Seychelles president quits after party loses four-decade grip on power
Seychelles President James Michel announced Tuesday he would quit after his party lost legislative elections, ending its four-decade grip on power.
The 72-year-old -- in office since 2004 -- made a surprise address on national television to say he would stand down on October 16.
"After 12 years as president, the time has come to hand over the reins of power to a new leader. A new leader who will take Seychelles to the next frontier of its development," Michel announced.
His successor will be the current vice president, Danny Faure, 54, who has been in the job since 2010.
Faure will take the oath of office on October 16 and see out the remainder of Michel's term. The position combines that of head of state and government.
The September 8-10 election, unfolding across an archipelago nation of 115 islands, culminated in a historic victory for the opposition coalition, the Seychellois Democratic Alliance.
It won 15 parliamentary seats against 10 for the ruling Parti Lepep, the Creole term for "people."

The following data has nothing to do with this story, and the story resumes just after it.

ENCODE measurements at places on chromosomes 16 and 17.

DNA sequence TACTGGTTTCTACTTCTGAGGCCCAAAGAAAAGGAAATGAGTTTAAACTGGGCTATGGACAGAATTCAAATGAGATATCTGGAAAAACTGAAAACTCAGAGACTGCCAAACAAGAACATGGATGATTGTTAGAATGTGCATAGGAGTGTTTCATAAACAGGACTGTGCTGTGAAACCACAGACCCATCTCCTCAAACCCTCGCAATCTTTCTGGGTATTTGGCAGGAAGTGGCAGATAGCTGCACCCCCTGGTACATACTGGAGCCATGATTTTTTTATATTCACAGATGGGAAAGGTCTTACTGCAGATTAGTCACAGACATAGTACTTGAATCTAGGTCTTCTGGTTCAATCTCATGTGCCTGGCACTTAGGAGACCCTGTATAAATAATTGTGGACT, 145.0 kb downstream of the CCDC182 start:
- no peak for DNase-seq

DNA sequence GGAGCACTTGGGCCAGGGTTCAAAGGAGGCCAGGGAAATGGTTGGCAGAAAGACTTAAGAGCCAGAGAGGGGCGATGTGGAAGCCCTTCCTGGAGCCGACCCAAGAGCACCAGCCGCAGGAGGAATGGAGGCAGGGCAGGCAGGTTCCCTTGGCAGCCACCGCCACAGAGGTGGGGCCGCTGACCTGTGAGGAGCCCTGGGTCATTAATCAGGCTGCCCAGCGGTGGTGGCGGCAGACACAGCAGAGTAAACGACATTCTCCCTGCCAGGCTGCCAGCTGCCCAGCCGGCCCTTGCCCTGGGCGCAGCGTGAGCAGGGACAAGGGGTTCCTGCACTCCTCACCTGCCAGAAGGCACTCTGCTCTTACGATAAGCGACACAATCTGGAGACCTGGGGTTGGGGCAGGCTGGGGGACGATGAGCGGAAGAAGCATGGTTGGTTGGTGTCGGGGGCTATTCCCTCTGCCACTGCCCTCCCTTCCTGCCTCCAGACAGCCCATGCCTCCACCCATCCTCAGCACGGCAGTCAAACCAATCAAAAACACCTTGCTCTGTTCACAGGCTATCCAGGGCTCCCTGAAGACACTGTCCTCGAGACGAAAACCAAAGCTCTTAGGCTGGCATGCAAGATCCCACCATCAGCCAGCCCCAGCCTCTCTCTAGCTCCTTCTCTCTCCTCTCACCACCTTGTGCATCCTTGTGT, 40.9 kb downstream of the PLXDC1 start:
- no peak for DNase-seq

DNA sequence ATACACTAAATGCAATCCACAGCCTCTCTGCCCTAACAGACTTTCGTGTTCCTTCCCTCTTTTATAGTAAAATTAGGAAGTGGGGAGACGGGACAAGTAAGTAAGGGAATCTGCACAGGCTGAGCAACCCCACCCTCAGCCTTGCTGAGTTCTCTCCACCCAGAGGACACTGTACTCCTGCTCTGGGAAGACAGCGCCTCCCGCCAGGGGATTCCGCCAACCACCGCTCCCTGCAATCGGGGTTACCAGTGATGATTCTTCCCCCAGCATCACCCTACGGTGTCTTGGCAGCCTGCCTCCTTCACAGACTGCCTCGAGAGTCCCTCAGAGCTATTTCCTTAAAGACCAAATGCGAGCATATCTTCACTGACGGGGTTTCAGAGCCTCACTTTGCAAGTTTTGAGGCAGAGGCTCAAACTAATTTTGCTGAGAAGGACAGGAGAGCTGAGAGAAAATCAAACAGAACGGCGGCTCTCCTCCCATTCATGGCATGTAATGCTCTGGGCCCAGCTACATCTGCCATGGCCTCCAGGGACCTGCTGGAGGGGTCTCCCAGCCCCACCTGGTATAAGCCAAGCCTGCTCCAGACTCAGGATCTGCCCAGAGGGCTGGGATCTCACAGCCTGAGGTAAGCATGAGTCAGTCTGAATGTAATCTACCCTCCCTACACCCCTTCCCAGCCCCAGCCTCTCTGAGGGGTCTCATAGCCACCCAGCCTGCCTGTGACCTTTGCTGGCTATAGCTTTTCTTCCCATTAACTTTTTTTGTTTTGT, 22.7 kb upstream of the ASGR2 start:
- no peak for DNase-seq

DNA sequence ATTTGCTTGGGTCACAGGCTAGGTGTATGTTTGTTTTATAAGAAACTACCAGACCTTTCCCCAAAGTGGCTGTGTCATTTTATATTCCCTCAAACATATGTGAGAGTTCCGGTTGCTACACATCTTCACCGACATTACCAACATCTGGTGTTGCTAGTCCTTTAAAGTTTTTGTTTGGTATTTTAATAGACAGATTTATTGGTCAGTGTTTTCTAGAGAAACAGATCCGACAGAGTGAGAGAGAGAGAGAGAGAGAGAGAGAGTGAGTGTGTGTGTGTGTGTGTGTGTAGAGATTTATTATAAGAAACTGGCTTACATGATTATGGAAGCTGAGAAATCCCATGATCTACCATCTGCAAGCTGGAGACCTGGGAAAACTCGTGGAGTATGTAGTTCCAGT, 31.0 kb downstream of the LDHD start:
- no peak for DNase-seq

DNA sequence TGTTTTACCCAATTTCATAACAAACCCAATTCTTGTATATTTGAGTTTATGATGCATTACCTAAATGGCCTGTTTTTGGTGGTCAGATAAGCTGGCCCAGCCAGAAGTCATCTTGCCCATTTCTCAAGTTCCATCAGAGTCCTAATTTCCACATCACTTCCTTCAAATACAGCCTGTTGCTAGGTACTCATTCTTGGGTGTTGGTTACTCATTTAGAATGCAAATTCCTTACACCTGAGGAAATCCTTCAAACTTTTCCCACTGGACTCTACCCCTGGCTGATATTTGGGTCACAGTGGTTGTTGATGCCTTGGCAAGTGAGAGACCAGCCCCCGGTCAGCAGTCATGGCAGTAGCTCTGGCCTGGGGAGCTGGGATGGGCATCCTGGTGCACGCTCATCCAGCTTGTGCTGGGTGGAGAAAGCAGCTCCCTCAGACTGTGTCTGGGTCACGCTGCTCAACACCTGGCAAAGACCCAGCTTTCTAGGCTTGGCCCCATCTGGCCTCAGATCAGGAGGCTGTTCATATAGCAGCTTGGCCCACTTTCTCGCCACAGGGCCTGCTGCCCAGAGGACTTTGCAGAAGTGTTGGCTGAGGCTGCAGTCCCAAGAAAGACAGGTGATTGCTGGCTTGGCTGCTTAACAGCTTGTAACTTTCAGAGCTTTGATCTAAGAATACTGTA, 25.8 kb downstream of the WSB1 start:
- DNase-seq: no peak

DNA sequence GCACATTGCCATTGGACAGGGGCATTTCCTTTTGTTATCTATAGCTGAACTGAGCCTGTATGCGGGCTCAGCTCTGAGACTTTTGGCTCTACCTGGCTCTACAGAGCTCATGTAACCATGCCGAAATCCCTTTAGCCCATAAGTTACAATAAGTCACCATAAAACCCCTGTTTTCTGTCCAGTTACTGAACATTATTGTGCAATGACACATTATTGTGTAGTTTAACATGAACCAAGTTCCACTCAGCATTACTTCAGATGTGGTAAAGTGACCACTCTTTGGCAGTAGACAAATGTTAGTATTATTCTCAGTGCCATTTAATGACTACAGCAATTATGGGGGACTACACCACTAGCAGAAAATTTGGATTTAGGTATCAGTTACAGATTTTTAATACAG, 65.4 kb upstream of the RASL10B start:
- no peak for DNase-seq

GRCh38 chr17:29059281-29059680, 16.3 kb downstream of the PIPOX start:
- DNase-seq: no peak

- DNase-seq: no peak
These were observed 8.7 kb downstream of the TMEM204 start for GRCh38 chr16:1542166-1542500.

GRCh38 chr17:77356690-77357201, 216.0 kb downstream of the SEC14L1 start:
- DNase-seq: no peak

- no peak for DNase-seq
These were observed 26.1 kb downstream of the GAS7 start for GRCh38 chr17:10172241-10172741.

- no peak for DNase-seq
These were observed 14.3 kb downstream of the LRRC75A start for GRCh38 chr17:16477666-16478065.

The opposition has pledged to cooperate with the presidency in the interests of the nation. And Michel, in his initial reaction on September 11, had vowed to work with the newly-elected legislature.
Parti Lepep has been in power since a coup in 1977, a year after independence, and it had won a majority in every election since the return of multi-party politics in 1993.
Michel had already served two five-year terms and was re-elected for a third time only last December.
But he had a wafer-thin majority of only 50.15 percent, just 193 votes more than opposition leader Wavel Ramkalawan.
In April this year, the National Assembly unanimously approved a constitutional amendment to limit the presidential and vice-presidential terms to two five-year mandates, down from three five-year terms.
There is little political difference between Seychelles' rival political blocs.
The opposition argued the country needed change while the ruling party claimed it would offer economic stability for the islands, which depend on tourism and fishing.